How Really Good Listeners Connect More
By Sandy Schroeder
Most of us spend a lot of time striving to communicate, but we may forget to listen. Speaking and listening are really intertwined. You need both to really connect with someone.
Dr. Travis Bradberry, co-founder of TalentSmart, an agency that services 75 percent of Fortune 500 companies, tells us why listening is so crucial.
Recent research at George Washington University showed listening affects 40 percent of a leader’s job performance.
Stop and listen to your world at home and at work. Words flow to explain, clarify and persuade, while raised eyebrows or warning tones signal even more. You really have to pay attention to know what is happening.
A speech professor of mine graded his students on what they said, and how they listened. Their speech was graded, and their ability to recall the other class members’ speeches was also graded.
How to Upgrade Your Listening Skills
Here are some ways to listen better.
Stash your phone – Sneaking glances at your phone or checking text messages sends a clear message of its own. Instead, give your full attention to the speaker. Your interaction will be much better.
Zoom in – Actually listen to what is being said, instead of thinking about your response or daydreaming. Try to get the core message.
Respond – Ask for clarification and stay on topic. The speaker will feel appreciated and the two of you may connect much more clearly. If possible, do your homework before to bring better questions to the situation.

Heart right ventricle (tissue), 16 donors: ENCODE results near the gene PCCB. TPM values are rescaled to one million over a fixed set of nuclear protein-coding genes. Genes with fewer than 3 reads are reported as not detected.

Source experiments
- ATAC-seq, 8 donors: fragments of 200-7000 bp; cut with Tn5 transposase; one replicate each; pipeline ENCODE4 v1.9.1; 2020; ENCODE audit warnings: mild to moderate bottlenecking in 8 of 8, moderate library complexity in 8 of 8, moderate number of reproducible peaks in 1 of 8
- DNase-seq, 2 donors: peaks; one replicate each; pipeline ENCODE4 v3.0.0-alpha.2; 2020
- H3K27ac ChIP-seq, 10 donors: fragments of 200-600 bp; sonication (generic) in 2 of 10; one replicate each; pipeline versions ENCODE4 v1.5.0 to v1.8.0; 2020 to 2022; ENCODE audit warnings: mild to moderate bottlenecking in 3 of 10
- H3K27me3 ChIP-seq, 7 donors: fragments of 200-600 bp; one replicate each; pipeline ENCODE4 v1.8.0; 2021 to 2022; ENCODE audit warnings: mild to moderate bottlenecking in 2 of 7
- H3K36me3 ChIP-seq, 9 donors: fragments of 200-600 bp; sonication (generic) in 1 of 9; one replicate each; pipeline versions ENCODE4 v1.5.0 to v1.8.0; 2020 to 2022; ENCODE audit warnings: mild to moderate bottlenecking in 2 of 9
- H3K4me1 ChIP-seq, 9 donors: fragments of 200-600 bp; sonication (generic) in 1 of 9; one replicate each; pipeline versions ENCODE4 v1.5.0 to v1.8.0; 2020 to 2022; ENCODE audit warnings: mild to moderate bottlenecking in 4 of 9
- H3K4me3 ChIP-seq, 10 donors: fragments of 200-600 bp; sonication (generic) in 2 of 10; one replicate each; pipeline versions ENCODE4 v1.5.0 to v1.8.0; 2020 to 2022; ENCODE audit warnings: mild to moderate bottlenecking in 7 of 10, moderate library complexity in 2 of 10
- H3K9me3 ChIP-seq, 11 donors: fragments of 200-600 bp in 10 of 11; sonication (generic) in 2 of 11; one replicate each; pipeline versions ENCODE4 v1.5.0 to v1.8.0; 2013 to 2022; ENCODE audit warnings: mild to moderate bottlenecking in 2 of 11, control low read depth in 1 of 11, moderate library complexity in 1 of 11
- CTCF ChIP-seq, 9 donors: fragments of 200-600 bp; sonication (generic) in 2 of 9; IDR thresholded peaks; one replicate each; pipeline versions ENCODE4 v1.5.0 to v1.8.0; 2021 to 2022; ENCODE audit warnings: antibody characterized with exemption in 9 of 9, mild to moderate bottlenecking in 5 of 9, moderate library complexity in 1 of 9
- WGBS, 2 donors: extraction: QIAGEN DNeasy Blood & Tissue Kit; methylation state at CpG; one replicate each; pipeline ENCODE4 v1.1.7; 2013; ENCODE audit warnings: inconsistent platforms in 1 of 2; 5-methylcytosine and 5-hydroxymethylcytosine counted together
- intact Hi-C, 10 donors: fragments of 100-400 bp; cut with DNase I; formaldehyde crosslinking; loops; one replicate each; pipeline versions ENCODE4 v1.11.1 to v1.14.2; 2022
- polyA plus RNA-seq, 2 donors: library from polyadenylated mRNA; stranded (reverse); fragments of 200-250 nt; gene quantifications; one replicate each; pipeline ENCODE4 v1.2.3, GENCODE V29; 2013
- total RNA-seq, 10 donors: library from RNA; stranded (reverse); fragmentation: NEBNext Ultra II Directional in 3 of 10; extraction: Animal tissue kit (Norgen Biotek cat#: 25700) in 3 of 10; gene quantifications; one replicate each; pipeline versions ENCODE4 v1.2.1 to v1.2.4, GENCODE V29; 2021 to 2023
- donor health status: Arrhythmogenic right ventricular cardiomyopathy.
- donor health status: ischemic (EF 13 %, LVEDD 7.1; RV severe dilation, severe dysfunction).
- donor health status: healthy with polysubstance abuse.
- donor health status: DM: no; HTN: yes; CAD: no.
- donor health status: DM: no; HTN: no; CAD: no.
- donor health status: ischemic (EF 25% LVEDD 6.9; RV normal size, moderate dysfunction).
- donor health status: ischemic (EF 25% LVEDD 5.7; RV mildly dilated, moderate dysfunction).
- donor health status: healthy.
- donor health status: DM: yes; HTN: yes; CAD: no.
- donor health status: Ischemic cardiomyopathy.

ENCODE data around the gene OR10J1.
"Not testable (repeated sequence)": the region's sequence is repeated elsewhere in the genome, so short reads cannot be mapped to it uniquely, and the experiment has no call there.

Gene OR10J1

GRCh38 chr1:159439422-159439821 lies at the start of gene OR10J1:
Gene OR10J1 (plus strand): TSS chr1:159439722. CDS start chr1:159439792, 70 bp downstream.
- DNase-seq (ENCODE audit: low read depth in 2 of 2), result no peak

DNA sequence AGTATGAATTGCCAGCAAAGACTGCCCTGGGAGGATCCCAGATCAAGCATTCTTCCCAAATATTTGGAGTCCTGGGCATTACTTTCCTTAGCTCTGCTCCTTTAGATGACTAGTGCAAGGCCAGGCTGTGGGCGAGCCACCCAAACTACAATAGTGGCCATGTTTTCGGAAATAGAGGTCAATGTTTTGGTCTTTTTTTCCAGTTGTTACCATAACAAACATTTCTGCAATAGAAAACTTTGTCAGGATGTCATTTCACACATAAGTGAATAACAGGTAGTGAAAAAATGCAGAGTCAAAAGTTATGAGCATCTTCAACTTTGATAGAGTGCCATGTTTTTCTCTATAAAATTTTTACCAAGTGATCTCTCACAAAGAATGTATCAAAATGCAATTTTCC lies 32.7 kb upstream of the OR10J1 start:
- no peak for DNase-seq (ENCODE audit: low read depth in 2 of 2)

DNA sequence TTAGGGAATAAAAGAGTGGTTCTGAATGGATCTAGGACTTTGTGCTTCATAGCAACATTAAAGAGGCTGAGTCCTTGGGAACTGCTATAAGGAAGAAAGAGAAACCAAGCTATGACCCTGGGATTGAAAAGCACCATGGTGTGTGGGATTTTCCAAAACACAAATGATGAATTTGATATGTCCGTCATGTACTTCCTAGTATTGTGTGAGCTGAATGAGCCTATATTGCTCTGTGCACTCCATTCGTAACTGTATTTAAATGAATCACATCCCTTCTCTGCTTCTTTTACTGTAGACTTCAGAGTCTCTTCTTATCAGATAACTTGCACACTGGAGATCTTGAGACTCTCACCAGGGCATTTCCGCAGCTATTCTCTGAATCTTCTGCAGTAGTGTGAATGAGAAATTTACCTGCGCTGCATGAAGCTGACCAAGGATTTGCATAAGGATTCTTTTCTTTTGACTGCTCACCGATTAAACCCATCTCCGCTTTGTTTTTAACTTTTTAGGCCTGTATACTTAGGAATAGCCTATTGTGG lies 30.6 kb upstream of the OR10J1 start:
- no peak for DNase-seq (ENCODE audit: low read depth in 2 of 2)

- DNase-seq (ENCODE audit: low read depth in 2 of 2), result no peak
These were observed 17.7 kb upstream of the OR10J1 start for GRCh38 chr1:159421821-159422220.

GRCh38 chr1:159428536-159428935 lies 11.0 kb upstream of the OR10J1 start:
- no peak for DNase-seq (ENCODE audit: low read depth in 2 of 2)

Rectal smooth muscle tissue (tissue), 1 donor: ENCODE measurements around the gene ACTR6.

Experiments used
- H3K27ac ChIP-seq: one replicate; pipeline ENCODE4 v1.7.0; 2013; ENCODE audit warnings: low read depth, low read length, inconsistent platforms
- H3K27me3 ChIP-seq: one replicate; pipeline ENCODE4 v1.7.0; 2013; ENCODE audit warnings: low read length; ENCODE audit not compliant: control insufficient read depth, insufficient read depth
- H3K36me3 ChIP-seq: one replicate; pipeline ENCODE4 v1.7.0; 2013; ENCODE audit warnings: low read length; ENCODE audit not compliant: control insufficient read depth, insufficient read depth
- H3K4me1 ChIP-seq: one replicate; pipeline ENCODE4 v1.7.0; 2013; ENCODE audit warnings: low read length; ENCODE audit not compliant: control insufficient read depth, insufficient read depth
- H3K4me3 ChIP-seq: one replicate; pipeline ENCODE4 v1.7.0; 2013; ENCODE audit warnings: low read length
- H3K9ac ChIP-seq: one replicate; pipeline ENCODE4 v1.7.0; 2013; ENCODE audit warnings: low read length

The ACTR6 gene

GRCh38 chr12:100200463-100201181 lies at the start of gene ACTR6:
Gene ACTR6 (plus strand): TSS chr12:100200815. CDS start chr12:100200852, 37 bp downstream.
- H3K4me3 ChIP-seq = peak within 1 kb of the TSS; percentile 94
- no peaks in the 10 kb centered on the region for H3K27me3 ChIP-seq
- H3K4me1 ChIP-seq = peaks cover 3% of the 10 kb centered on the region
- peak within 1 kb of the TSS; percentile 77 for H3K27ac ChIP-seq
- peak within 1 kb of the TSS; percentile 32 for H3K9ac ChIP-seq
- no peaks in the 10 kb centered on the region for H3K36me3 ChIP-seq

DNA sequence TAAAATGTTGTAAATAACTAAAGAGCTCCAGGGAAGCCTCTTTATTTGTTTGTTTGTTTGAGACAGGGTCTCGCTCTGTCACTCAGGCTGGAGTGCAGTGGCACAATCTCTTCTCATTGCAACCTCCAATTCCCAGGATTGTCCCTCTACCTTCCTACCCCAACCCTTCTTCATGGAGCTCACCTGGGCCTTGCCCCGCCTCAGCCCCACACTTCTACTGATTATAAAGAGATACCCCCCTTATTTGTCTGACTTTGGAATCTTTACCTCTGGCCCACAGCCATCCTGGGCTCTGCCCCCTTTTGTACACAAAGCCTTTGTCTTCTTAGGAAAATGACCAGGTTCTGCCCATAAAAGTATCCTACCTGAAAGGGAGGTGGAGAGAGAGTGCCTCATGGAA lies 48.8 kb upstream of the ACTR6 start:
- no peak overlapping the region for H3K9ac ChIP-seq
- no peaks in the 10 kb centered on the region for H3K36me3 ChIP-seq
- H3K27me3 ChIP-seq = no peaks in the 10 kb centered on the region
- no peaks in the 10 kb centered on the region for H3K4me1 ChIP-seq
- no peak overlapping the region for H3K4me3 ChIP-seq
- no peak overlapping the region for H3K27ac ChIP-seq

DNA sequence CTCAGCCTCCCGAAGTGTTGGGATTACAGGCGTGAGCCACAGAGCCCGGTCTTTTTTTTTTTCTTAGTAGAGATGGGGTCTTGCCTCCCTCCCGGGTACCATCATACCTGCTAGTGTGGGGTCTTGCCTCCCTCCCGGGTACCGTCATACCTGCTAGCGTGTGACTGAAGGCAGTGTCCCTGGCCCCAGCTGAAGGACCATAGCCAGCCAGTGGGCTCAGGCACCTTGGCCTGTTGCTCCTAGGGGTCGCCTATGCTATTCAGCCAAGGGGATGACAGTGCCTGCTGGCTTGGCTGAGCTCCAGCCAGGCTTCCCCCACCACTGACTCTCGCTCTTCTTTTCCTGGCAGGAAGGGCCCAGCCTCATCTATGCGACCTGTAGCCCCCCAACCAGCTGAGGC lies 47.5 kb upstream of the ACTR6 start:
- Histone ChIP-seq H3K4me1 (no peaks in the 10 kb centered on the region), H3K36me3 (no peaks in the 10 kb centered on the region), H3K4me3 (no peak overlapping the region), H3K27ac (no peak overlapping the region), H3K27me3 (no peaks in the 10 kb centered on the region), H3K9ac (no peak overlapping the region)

Restate what’s said – This is known as “reflective listening,” which means you are restating what has been said to make sure you got the correct message. This can be invaluable to keep everyone on track to avoid misunderstandings when the information is complex.
Project positively – Sit up straight, and lean toward the speaker as you listen. Speak clearly and maintain eye contact as you ask questions. You will be remembered as a positive listener.
Skip the negatives – Avoid head-shaking, twitching, or fooling with papers, while someone is speaking. No matter how you feel about the topic and the views, save your response for the question and comment period. If you immediately shut down on the subject you may miss the opportunity to learn more.
Be quiet – Never take away the focus from the speaker with whispers or quick responses. Give the speaker a chance to make his or her case. Jumping in too quickly with your own assessments can send a negative message to the speaker and everyone else who is listening.
Keep practicing to listen better. You may be amazed how many new connections you make.
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